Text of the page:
WASHINGTON — Suicides are surging among America's troops, averaging nearly one a day this year — the fastest pace in the nation's decade of war.
The 146 suicides for active-duty troops in the first 148 days of the year far outdistance the U.S. forces killed in action in Afghanistan — about 50 percent more — according to Pentagon statistics obtained by the Associated Press.
The numbers reflect a military burdened with wartime demands from Iraq and Afghanistan that have taken a greater toll than foreseen a decade ago. The military also is struggling with increased sexual assaults, alcohol abuse and domestic violence.
Because suicides had leveled off in 2010 and 2011, this year's upswing has caught some officials by surprise.
The reasons for the increase are not fully understood. Among explanations, studies have pointed to combat exposure, post-traumatic stress, misuse of prescription medications and personal financial problems. Army data suggest soldiers with multiple combat tours are at greater risk of committing suicide, although a substantial proportion of Army suicides are committed by soldiers who never deployed.
The 2012 active-duty suicide total of 154 through June 3 compares with 130 in the same period last year, an 18 percent increase. And it's more than the 136.2 suicides that the Pentagon had projected for this period based on the trend from 2001-11. This year's January-May total is up 25 percent from two years ago, and is 16 percent ahead of the pace for 2009, which ended with the highest yearly total thus far.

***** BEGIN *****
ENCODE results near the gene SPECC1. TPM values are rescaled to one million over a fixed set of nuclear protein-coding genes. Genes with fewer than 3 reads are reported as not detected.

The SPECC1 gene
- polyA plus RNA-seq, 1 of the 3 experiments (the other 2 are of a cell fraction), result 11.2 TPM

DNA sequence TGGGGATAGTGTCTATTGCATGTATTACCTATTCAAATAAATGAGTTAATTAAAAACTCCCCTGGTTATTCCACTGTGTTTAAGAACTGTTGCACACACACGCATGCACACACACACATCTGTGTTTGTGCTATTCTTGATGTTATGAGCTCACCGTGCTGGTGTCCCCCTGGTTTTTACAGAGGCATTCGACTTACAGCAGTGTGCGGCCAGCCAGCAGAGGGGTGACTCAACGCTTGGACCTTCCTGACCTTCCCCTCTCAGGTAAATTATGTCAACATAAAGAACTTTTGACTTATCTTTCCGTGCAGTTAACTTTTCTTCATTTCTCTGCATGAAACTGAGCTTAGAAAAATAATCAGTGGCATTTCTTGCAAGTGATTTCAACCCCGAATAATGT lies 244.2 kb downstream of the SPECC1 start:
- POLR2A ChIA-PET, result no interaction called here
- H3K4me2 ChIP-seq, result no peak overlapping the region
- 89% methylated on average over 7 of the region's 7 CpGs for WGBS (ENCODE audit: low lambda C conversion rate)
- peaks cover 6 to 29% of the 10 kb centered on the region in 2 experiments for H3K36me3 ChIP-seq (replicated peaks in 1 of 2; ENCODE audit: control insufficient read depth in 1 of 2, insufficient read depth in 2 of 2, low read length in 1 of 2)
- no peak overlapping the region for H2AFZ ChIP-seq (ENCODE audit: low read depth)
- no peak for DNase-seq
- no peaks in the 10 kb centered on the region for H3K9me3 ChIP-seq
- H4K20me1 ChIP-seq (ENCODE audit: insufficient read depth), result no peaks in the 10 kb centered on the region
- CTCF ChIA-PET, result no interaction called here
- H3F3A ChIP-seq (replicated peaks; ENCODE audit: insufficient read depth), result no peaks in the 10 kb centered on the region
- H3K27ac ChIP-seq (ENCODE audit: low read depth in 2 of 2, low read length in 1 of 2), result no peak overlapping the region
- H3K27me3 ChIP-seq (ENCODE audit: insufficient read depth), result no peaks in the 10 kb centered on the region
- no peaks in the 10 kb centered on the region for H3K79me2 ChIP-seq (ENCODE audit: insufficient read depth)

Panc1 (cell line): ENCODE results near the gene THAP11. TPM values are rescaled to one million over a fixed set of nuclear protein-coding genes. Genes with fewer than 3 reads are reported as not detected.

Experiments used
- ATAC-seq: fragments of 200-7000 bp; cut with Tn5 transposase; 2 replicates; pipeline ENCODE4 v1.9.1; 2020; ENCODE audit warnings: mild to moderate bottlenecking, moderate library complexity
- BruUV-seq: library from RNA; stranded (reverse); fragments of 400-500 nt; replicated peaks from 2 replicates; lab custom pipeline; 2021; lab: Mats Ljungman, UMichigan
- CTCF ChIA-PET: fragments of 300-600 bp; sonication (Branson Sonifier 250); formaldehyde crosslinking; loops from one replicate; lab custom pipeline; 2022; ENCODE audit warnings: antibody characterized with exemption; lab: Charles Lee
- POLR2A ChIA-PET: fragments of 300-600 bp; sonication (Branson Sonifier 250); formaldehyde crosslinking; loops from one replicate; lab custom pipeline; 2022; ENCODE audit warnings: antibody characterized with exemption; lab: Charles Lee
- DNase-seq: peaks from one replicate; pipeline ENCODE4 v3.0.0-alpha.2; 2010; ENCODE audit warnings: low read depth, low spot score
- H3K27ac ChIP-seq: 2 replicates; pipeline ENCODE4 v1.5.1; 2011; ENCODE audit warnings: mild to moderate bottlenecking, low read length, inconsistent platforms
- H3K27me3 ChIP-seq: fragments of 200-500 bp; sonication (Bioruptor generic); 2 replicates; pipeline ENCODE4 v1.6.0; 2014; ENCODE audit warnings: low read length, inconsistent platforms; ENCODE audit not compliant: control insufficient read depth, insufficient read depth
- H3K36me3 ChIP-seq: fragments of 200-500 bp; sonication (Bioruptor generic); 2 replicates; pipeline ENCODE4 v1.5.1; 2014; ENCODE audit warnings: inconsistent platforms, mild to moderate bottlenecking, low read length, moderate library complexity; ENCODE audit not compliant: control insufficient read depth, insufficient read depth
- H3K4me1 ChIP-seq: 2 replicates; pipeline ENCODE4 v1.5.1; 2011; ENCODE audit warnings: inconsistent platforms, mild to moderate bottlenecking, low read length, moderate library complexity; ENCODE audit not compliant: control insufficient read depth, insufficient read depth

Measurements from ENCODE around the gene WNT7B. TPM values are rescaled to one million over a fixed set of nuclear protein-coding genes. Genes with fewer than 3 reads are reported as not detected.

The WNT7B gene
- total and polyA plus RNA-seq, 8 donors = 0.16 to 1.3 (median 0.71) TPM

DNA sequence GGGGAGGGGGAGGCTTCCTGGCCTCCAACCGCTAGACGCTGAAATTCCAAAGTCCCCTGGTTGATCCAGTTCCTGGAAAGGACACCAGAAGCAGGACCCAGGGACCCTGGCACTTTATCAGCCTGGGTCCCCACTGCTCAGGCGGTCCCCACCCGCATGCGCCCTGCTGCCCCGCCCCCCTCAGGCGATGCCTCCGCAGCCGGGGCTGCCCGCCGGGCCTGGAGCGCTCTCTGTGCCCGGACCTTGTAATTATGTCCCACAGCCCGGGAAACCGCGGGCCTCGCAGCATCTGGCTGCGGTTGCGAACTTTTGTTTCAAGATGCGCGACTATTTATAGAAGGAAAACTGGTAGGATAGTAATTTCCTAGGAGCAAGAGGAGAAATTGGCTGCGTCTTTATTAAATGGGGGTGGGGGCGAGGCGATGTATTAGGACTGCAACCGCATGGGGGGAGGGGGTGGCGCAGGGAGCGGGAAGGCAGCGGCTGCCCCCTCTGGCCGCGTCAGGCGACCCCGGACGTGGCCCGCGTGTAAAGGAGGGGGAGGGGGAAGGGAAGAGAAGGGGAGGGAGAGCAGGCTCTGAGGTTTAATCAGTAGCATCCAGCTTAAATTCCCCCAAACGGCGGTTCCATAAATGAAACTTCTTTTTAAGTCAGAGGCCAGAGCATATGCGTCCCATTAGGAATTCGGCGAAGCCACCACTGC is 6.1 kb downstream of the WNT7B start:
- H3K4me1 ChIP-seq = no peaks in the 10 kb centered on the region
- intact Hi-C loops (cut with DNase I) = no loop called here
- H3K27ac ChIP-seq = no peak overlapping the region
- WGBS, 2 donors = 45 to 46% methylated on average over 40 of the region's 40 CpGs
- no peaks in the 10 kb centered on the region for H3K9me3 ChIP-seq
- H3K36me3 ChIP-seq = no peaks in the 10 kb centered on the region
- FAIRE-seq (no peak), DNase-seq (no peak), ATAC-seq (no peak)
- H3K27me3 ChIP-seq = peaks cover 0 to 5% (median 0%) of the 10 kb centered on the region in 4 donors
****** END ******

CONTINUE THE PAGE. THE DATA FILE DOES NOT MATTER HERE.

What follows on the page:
The numbers are rising among the 1.4 million active-duty military personnel despite years of effort to encourage troops to seek help with mental health problems — which many in the military see as a sign of weakness.
Jackie Garrick, head of a new Defense Suicide Prevention Office at the Pentagon, said Thursday the numbers are troubling.
"We are very concerned … that we are seeing a high number of suicides at a point in time where we were expecting to see a lower number of suicides," she said.
The military services have set up confidential telephone hotlines, placed more mental health specialists on the battlefield, added training in stress management, invested more in research on mental health risk and taken other measures.
The renewed surge in suicides caught the attention of Defense Secretary Leon Panetta. Last month he sent an internal memo to the Pentagon's top civilian and military leaders calling suicide "one of the most complex and urgent problems" facing the Defense Department, according to a copy provided to the AP.